Program helps junior golfers reach the next level
Story By Grace Thornton
Photos By Dawn Harrison
What do you call “success” when it comes to golf lessons?
Hank Johnson smiles at the question and looks across the sunny practice tee at a young woman practicing her swings.
“She came to us a year ago as a high school senior and a beginner golfer and told us she wanted to get good enough to play college golf,” Johnson says. “So we put a program together for her, and she’s going to Spring Hill College in Mobile on a golf scholarship.”
The mission of Hank Johnson’s School of Golf is to give high-quality instruction at an affordable price and in a convenient manner, he explains. And they put a large emphasis on junior golfers, like the beginner-turned-scholarship golfer headed to Spring Hill College — about half of their students are junior golfers.
“We’re very successful as far as our goals go,” Johnson says. “We have a large number of skilled juniors, and we have a large number of club members who are enjoying their game more because of lessons. That’s exactly what we’re after.”
Johnson’s golf school has been based at Timberline Golf Club in Calera for two years now, a move Johnson made from Greystone, where he had been for 20 years. He likes to stay places for a while — before that, he’d been at North River in Tuscaloosa for 10 years, and before that, he lived in Pittsburgh for eight years getting his golf career kicked off.
It was a career that had been brewing for a while.
Johnson grew up in Shelby County golfing with his father, who ran the Siluria cotton mill.
“I started when I was around 12. I’d play nine holes, then I’d go do something else,” he says.
By the time he finished the eighth grade, he was serious enough about it to leave Thompson and drive every day to Shades Valley High School so he could be on a golf team.
“Then I played in college at Auburn and attempted to play as a PGA tour player,” Johnson says.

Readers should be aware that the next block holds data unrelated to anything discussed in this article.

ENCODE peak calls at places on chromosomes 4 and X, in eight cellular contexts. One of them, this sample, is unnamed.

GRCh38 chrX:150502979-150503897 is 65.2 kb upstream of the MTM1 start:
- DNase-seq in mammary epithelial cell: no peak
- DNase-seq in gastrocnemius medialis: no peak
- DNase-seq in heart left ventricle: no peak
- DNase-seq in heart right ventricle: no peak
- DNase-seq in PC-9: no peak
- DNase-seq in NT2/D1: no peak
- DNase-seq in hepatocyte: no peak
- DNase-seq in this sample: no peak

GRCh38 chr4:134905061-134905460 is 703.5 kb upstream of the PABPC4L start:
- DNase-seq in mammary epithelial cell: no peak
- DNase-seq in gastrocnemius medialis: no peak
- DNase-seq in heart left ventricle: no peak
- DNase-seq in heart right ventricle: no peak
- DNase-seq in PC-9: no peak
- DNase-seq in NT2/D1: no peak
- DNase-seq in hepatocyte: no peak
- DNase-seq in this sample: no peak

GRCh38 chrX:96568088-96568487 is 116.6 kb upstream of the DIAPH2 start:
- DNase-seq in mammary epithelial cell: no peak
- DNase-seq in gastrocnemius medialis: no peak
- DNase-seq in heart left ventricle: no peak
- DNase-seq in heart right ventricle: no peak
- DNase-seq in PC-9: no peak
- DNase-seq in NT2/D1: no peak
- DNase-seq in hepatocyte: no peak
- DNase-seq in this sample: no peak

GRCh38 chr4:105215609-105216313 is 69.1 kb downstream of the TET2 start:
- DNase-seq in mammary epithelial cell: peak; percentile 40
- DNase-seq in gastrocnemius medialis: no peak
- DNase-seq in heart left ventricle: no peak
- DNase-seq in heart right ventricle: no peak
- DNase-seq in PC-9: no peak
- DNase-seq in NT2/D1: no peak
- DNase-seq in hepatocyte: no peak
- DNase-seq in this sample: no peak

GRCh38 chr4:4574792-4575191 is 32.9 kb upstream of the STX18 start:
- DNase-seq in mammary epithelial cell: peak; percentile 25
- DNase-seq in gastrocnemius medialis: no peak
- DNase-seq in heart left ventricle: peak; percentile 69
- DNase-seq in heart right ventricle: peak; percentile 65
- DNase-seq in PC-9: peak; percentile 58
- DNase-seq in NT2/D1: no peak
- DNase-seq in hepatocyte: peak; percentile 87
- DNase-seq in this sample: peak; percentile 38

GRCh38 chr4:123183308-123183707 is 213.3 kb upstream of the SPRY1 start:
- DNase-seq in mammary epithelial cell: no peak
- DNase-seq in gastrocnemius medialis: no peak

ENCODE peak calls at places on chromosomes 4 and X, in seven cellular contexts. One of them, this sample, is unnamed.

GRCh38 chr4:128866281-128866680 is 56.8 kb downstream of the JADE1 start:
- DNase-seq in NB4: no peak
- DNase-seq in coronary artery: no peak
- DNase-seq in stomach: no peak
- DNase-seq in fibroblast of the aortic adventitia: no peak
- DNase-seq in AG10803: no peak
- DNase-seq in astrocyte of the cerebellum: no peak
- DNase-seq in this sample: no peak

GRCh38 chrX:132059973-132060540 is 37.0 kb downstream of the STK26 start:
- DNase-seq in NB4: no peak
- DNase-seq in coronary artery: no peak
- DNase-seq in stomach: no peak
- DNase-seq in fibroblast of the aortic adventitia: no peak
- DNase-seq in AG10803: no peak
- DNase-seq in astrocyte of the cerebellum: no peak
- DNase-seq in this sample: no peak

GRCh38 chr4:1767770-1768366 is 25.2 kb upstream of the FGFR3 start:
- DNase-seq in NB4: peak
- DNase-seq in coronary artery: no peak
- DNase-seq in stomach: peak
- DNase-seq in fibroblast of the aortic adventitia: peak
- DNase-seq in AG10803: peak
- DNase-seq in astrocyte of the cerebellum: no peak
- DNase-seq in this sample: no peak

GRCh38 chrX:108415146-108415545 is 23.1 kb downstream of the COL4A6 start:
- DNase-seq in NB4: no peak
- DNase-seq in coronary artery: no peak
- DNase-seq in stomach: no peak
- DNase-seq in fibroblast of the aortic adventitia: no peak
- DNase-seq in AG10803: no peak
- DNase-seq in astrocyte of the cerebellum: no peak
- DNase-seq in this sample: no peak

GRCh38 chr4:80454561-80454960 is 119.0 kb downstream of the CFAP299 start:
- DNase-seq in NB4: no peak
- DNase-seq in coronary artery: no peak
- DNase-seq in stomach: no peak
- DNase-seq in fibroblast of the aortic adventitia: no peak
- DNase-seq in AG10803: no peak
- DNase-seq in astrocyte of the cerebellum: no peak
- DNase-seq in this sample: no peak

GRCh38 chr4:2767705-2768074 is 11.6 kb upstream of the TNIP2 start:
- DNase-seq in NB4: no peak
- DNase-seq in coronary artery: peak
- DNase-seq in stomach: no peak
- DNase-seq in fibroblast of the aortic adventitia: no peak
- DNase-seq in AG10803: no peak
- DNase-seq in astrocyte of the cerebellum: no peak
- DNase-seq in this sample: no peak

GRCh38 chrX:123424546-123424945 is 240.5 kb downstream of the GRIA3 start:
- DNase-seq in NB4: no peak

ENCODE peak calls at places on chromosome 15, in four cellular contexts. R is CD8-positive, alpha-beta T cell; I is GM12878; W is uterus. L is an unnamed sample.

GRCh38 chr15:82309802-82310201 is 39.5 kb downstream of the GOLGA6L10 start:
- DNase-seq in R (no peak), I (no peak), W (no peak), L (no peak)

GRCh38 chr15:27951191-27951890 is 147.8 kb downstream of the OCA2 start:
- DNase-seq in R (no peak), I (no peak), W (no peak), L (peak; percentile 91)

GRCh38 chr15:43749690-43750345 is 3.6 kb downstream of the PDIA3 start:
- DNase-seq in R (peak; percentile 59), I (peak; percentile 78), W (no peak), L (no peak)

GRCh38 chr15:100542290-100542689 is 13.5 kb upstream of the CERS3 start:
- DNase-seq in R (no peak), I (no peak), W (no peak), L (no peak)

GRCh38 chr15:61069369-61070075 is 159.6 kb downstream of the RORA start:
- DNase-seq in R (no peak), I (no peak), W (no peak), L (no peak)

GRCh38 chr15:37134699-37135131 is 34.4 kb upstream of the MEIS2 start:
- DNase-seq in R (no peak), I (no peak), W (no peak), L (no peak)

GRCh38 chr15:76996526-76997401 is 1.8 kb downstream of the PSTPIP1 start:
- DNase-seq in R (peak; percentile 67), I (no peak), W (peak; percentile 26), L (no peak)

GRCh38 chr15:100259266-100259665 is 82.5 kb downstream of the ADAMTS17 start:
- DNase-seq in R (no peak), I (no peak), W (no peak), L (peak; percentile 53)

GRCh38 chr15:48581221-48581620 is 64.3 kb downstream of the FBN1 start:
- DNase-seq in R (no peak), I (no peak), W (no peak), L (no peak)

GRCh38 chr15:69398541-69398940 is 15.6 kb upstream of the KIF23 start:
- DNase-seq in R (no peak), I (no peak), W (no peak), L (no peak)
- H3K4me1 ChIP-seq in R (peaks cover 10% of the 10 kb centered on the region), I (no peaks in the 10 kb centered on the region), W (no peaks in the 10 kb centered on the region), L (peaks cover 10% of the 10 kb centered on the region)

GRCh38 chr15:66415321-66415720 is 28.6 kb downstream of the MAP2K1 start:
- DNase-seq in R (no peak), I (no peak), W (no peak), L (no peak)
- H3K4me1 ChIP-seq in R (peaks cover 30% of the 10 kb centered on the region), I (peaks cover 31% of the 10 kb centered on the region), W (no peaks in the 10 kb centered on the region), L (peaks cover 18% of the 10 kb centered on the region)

It was something that evolved into teaching — and eventually earned him a spot in Golf Magazine’s Top 100 Teachers as well as the designation of PGA National Teacher of the Year in 2014.
He’s a member of the Alabama Sports Hall of Fame, too.
And professional golfer Zachary Portemont says he’s glad he found him.
“I started working with Hank three and a half or four years ago. He has to be one of the top instructors in the nation,” Portemont says. “Working with him has been the best decision of my career.”
Johnson loves seeing pro players like Portemont excel, but he also loves seeing students hold a golf club for the very first time.
“We can teach anybody who has a passion to learn — skill level is not a factor,” he says. “If they have a passion and interest to improve, we want them as a student.”
He likes to get them before they have the opportunity to get any bad habits and start from scratch with proper form if he can.
“People often ask me how young is too young to start playing golf, and I tell them I want them before they hit the first ball so we can get their first swings to be as correct as possible,” Johnson says. “We practice to develop good habits so they don’t even have to think, just react.”
And he’s passing those instructional skills to young players like Scott Hassee, his second in command there at the school.
Hassee got certified as an apprentice golf instructor several years ago through Johnson’s program and is now the school’s lead instructor.
“It’s been an adventure,” Hassee says. “It’s been a great benefit to me.”
Hassee and Johnson both say they enjoy having the school in its new home, Timberline Golf Club.
“Just by looking at it, most people probably think it is a private club because it is so well developed and well run, and we do have members. But it’s a daily play golf club in addition to having members,” Johnson says. “And it has all of the elements a golfer would want — great practice areas, great facilities and the course is extremely good. It’s got all of the pieces.”
For more information about the School of Golf, call 205-529-8546 or visit Hankjohnsonschoolofgolf.com.